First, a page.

For cry out Saab just about created this styling in 1974 with the 99 CombiCoupe with Björn Envall at the helm. Saab had been looking at Renault 16 then for inspiration. Here some trivia Björn told me the other day; the square lights on the 99 came after having looked at the first Renault 16. 99 was scheduled to have round lights in europe.

          • Saab was left with little choice but to abandon the hatch once GM cut Saab’s budget. They probably should have abandoned the 9-3 wagon in favor of the hatch, especially since having a 9-3 and 9-5 wagon seemed counterproductive. Yet at the same time, the 9-5 wagon was unexpectedly successful so I guess they were hoping to same would ring true for the 9-3SC It is indeed frustrating.

            • As I have said before, and Angelo so eloquently echoes; the only metric in business that really counts is success.
              Failure by any measure is just that…failure.
              Hyundai has obviously met a market desire, and filled it. Their success is, and should be enviable by every automobile manufacturer in the world.
              NEVS take note.

            • I’m sorry, but your comment makes little sense, Patrick.
              If they already had the design, and tooling, etc…why would a budget cut and a redesign cost less?
              As Trued said, it was just a bad decision. Nothing more, nothing less..

              • Don’t shoot the messenger. Just telling you what I read many years ago. The 9-3 lineup was to consist of a sedan, wagon, convertible, and a three-door hatch. Naturally, the sedan formed the core of the engineering and design effort. The convertible and wagon were relatively simple derivations of the sedan. The hatch was to use a significantly different version of the platform and thus required a significant investment beyond what was already completed for the other models. Perhaps I should have elaborated earlier. No, I do not blame GM for everything. In fact, I give GM a LOT more credit than most Saab fans do. I happily drive a GM Saab and love it dearly.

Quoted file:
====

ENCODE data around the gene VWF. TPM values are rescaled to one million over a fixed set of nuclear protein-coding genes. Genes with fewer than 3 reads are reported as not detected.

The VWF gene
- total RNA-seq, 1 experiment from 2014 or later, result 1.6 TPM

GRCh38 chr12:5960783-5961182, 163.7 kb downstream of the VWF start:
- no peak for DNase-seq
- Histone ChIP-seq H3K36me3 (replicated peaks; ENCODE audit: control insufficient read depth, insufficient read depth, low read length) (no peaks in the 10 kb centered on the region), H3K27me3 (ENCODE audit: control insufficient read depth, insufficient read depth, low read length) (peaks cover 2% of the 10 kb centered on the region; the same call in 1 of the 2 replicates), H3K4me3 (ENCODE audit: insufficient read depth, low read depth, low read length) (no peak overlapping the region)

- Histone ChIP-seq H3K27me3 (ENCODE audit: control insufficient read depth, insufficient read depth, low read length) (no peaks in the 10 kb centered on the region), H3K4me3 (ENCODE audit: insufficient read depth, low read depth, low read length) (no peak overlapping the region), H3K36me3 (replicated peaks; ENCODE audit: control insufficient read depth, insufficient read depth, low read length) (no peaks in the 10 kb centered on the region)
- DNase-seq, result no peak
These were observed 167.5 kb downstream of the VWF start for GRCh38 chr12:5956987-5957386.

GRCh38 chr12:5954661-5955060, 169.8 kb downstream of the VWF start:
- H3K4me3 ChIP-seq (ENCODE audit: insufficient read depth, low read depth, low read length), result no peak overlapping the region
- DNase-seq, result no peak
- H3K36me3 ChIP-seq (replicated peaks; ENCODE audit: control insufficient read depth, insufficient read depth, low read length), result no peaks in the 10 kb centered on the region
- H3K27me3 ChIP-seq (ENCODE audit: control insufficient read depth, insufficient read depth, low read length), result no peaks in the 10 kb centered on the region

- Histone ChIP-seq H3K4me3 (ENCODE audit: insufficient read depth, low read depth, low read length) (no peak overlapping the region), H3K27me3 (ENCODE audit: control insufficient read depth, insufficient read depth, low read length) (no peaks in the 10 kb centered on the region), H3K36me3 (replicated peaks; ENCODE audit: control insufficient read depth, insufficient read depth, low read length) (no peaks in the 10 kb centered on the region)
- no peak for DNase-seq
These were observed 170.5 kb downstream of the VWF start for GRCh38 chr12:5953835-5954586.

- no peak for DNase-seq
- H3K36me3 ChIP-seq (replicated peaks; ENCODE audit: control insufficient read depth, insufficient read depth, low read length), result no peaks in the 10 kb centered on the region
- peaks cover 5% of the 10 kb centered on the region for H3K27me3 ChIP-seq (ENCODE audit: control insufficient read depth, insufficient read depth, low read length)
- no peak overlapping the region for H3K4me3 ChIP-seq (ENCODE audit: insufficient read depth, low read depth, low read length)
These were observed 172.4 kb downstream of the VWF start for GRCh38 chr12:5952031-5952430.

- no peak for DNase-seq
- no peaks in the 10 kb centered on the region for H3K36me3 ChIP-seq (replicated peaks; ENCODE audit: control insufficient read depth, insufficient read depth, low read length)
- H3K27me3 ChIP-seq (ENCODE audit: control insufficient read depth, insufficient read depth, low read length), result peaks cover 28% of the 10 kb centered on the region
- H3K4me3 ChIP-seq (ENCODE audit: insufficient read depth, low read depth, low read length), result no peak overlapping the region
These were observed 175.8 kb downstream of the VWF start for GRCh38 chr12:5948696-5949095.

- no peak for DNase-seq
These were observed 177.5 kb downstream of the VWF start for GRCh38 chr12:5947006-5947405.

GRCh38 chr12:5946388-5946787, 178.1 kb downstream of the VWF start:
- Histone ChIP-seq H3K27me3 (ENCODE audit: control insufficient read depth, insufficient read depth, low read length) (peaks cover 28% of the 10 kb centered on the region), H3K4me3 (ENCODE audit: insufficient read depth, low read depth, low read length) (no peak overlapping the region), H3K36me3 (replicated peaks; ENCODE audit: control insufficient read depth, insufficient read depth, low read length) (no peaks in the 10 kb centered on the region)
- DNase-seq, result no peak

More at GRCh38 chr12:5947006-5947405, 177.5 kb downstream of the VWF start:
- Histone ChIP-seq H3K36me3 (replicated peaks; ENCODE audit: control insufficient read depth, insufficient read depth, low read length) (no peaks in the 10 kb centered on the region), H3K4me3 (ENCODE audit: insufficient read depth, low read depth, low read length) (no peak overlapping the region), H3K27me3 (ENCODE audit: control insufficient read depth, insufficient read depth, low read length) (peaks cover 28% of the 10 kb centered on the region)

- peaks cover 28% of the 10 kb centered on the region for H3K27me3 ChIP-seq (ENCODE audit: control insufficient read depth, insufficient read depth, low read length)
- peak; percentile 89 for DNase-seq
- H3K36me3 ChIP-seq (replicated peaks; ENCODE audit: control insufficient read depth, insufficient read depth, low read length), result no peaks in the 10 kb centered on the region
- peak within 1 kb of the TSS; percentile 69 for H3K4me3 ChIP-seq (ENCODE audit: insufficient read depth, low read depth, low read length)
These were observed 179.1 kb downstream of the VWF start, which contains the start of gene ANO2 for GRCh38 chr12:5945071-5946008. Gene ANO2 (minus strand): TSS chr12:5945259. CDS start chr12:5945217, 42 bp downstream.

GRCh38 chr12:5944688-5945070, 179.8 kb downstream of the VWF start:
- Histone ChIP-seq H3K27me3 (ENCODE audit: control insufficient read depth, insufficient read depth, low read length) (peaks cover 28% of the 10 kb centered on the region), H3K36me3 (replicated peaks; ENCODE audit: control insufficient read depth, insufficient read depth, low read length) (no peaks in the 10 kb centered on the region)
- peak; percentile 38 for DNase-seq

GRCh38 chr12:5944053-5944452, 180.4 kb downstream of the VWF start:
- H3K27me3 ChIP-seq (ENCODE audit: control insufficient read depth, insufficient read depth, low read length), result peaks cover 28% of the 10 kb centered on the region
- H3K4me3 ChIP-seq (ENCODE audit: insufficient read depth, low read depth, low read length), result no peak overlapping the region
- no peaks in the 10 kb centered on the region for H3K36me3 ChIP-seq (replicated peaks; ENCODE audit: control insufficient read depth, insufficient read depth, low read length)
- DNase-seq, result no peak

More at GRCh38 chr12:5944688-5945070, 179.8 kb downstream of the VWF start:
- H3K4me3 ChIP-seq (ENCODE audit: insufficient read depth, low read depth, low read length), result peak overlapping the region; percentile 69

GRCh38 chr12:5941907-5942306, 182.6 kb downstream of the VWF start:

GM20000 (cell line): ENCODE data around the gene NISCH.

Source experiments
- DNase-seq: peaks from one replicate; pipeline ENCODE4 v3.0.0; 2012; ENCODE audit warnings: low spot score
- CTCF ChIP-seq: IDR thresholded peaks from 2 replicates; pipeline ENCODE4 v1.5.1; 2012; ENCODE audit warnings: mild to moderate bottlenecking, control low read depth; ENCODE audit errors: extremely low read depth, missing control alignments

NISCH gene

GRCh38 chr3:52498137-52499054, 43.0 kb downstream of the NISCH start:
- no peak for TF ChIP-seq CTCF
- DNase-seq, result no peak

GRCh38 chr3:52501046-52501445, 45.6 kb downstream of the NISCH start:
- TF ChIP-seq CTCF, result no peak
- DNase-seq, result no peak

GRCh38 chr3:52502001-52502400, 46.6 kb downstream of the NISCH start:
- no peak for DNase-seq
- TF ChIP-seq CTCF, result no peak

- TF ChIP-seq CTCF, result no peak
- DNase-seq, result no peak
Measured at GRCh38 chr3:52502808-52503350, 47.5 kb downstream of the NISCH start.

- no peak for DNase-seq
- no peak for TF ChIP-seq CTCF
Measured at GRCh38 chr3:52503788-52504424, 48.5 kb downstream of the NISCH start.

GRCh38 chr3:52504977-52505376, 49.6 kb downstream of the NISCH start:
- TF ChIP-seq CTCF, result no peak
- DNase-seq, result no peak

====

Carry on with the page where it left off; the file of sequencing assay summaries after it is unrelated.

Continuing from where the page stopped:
• Thank you for the most eloquent clarification of your point, Patrick.
                  Agreed; I think the effort for the sedan as being the core, was to “mainstream” the SAAB design, regrettably losing its identity and competitive advantage. Was that a SAAB decision…we’ll never know for sure.
                  Of all of the SAABS I’ve owned, I must say my 2006 9-5 was the most enjoyable and trouble free of all of my previous SAABS, as borne out by my excellent dealer service department. (I tend to keep them many miles). I do think GM brought more mechanical predictability to the table, while not diluting the brand excessively; and of course extended the life of our beloved SAAB many years beyond its natural life.

  7. Hmmmm…… Might be a challenge…… Good – and needed – for Volvo, maybe not so good for Saab. To design a SAAB is not just to design a car. It is so important that SAABs identity – and not at least; integrity will be kept and progressively developed. What has been – and should be – so strong and extraordinary about SAAB-design is:
    – Integrity between the technological progressiveness and “out-of-box-thinking” and the design itself (Shape, lines. aerodynamics).
    – An understanding of the “wholeness”, the main-lines, the body-stance etc as being more important than “smart” or trendy details and the details as elements that should be supporting the main-attitude in the wholeness of the design and company-philosophy.